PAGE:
EQCA
Equality California
Prop 8. Frequently Asked Questions

Prop. 8 Frequently Asked Questions

When will the U.S. Supreme Court rule on the Prop. 8 case?

The U.S. Supreme Court heard arguments on the Prop. 8 case on March 26th. And it heard arguments on the DOMA case on March 27th. We expect the Supreme Court to rule on Prop. 8 by the end of June. Until then, a continuance of the stay on marriage is in place, and no loving, committed couples are able to marry at least until the decision is given.

What exactly is the Supreme Court reviewing?

The Supreme Court is considering the Prop. 8 decision made by the Ninth Circuit court. We’re confident both in our arguments and that the court will give them a fair hearing.

What are the most likely outcomes?

The Supreme Court could decide to strike down Prop. 8, uphold Prop. 8, or decline to rule on the case’s merits. There are a number of different grounds on which it could decide to strike down Prop. 8 or decline to rule on the case’s merits. Following are six potential outcomes: 

DECLINE TO RULE

  • Dismissed as Improvidently Granted (DIG) – The Supreme Court could decline to rule on Prop. 8 on the grounds that it should not have accepted the case. This decision would restore the freedom to marry in California. No more appeals would be available to the proponents of Prop. 8. The ruling from the Ninth Circuit Court of Appeals would stand, affirming the earlier federal trial court decision by Judge Vaughn Walker that Prop. 8 is unconstitutional.

  • No Standing – The Supreme Court could decline to rule on the case on the grounds that Prop. 8 proponents don’t have the legal right, or standing, to defend it in federal court. This decision would also restore the freedom to marry in California. It would vacate the ruling of the Ninth Circuit Court of Appeals and leaves in place the federal trial court ruling of Judge Vaughn Walker, who invalidated Prop. 8 in 2010, concluding that the measure violates the Constitution’s guarantee of equal protection and the fundamental right to marry.

RULE ON THE MERITS OF THE CASE

  • Uphold Prop 8 as Constitutional – California and other states can continue to exclude same sex couples from the institution of marriage.

  • Nationwide Freedom to Marry – Gays and lesbians have a constitutional right to marriage, bringing the freedom to marry to all 50 states.

  • Separate But Equal Is Unconstitutional (“Seven State Ruling”) – The Supreme Court could rule that states offering civil unions or domestic partnerships but banning marriage for same-sex couples are violating the equal protection clause of the Constitution and must recognize and implement marriage for same-sex couples. This would result in the freedom to marry being granted to same sex couples in the seven states with civil unions or domestic partnerships: California, Colorado, Hawaii, Illinois, Nevada, New Jersey, and Oregon.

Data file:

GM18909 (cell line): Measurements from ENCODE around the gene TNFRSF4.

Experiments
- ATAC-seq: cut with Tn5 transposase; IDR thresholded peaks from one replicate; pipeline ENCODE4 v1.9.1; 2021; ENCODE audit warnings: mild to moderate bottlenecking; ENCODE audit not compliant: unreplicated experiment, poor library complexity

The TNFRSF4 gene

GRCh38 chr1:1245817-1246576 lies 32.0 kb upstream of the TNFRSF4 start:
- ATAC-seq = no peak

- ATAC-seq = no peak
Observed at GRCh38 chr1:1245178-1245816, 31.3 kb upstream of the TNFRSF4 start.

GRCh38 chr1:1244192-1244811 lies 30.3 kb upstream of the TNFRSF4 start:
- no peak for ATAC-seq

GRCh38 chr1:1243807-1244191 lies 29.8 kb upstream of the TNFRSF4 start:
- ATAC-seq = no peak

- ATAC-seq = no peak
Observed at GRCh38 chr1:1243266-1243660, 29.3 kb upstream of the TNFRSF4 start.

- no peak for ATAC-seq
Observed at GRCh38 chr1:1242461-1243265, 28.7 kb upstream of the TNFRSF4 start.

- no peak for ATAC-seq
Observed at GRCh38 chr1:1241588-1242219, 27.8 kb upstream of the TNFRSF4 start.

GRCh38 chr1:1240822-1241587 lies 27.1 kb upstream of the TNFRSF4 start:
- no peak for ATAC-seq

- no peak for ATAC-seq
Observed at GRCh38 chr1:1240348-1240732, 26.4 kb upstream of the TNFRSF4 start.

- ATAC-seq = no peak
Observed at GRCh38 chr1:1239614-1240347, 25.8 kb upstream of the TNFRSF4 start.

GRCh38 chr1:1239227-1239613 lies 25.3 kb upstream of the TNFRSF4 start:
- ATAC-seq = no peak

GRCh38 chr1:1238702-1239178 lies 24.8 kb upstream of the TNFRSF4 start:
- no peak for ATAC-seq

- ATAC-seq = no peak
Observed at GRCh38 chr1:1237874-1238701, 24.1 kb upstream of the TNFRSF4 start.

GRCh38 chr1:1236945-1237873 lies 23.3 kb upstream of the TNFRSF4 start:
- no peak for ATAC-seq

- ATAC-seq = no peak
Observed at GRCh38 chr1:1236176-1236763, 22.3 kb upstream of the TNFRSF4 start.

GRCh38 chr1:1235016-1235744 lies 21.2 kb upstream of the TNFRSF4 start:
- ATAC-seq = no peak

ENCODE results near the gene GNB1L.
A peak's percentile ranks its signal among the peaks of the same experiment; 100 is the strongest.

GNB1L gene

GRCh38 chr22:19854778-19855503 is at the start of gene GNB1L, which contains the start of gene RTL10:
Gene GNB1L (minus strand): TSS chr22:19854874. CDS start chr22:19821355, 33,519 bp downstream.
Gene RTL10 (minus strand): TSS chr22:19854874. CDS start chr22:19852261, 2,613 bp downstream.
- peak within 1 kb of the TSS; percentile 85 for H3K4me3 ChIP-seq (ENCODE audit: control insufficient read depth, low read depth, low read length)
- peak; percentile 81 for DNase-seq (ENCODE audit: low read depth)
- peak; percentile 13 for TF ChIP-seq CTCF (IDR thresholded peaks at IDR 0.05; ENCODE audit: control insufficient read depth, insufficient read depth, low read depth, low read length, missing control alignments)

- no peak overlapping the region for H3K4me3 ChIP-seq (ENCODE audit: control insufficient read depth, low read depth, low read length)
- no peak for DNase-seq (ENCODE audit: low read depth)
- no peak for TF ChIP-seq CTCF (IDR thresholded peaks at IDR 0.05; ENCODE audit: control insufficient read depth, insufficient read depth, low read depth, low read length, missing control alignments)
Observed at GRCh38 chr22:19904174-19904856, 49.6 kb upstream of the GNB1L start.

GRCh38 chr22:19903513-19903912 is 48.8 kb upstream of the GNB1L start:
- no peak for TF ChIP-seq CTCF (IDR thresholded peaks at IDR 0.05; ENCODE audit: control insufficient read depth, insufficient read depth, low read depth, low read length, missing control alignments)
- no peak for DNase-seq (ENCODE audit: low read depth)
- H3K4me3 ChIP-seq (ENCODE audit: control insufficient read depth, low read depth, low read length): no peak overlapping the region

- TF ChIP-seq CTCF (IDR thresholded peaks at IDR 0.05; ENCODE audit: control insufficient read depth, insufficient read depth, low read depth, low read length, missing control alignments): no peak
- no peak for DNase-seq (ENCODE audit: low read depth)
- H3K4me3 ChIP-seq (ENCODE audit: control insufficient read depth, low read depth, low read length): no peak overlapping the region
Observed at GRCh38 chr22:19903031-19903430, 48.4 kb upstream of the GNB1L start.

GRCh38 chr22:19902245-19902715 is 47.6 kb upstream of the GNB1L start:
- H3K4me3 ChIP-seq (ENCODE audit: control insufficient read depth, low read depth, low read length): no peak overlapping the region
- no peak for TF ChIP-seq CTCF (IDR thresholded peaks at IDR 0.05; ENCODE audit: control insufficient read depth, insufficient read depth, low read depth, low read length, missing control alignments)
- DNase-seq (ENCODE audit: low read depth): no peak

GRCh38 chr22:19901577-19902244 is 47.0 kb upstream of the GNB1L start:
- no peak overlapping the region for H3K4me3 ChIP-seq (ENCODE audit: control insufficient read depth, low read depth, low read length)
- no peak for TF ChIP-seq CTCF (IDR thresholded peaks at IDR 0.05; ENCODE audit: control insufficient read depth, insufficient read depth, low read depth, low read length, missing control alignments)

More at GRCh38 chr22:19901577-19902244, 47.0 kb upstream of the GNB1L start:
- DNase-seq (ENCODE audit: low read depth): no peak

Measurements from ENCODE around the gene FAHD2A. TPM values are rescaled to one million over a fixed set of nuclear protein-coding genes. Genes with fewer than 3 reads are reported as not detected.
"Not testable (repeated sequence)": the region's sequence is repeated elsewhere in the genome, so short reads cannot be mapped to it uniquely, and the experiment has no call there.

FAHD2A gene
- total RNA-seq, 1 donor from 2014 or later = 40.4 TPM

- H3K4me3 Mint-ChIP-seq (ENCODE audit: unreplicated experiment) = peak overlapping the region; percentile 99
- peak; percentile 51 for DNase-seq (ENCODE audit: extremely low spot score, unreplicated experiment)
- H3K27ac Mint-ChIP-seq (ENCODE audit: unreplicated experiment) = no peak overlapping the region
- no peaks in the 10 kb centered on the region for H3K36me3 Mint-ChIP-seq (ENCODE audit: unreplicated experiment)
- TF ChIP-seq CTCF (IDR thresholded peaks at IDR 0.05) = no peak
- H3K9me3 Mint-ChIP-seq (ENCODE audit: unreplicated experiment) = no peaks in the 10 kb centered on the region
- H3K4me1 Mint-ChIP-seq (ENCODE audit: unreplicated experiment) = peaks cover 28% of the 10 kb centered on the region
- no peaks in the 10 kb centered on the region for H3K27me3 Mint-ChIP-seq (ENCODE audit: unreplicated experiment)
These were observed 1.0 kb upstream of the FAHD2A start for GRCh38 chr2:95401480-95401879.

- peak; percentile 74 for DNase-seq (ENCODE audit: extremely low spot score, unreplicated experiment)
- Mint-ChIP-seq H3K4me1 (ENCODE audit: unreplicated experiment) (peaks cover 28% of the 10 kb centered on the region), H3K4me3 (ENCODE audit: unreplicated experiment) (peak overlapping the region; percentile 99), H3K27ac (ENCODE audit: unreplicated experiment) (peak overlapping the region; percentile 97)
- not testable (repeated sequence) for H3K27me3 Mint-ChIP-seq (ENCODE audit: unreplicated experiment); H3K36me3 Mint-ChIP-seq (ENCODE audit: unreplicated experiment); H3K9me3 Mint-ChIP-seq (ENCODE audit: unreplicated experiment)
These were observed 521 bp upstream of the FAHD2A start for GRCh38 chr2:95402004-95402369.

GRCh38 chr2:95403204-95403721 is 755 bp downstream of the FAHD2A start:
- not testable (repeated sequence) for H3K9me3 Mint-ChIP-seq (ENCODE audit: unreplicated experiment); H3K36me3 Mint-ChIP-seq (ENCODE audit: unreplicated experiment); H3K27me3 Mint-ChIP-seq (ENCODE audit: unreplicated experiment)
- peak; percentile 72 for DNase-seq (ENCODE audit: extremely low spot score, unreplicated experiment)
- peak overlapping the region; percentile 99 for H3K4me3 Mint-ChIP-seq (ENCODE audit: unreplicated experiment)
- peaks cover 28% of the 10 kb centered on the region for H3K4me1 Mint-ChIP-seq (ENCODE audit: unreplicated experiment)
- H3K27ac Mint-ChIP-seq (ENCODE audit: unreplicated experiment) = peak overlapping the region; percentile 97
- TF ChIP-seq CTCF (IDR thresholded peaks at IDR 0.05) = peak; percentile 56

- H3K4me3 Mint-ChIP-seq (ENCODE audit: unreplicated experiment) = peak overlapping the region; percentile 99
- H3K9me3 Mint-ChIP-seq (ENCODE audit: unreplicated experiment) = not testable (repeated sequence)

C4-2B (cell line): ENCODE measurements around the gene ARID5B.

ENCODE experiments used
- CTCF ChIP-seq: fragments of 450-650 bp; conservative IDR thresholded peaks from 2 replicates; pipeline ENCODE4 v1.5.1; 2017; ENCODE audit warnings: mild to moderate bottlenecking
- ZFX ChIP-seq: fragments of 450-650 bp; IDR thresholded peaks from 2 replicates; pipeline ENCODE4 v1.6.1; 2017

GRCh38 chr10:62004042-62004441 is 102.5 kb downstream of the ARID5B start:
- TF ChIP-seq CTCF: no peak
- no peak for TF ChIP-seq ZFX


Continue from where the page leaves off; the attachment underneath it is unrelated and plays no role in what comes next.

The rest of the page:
• California Only – The Supreme Court could rule that a state cannot revoke a right that it has already granted to its citizens. In this case, the freedom to marry would return to California but would not be extended to other states. 

How likely is the freedom to marry to prevail?

We’re confident in our arguments, and that the court will give them a fair hearing. No one understands as well as us how this arduous process impacts loving, committed couples, but fundamentally this process is worth respect as a process. Second-guessing or offering predictions now would be irresponsible — we will know more soon.

Does this case affect other states?

It depends on how the court rules. California is in a unique position, having had the freedom to marry recognized, then taken away, and the 9th Circuit Court’s ruling was very narrow. The court can either affirm that decision or rule more broadly, and their ruling can set the standard for review on similar cases, e.g. strict scrutiny or rational basis tests for constitutionality.

How quickly would marriage be restored in California in the above scenarios?

If the Supreme Court rules that Prop. 8 is unconstitutional (scenarios 4-6 above), the proponents of Prop. 8 will have 25 days to petition for rehearing once the decision is issued. If the proponents do not do so, the Supreme Court’s decision becomes final and marriages could resume as soon as state officials process the necessary orders. If they do petition for rehearing and it’s granted, the Court’s decision will be stayed while the Justices consider the petition.

If the Supreme Court determines that it shouldn’t have granted review of the case (scenario 1), marriages will resume as soon as the Ninth Circuit Court issues its mandate and state officials process the necessary orders.

If the Court determines that the Prop. 8 proponents lack standing to defend the case (scenario 2), marriages will resume in California as soon as the District Court’s judgment takes effect and state officials process the necessary orders.

What are the ballot plans should the Supreme Court uphold Prop 8?

Equality California continues to use a public education campaign to win hearts and minds in the Californian public. We do not want to speculate on an outcome, but should the Supreme Court uphold Prop 8 as constitutional, all options will be on the table. Equality California, together with our coalition partners, will continue to monitor the political climate, public opinion and legal developments and do the critical movement building and public education work necessary to win at the ballot should the courts rule negatively.

Why didn’t EQCA and others work to put marriage equality back on the ballot in 2012?

We believe we have a responsibility to the community to make decisions about how to win marriage back very carefully and strategically and did not believe that going to the ballot in 2012 was the most responsible and strategic thing for our movement at the time.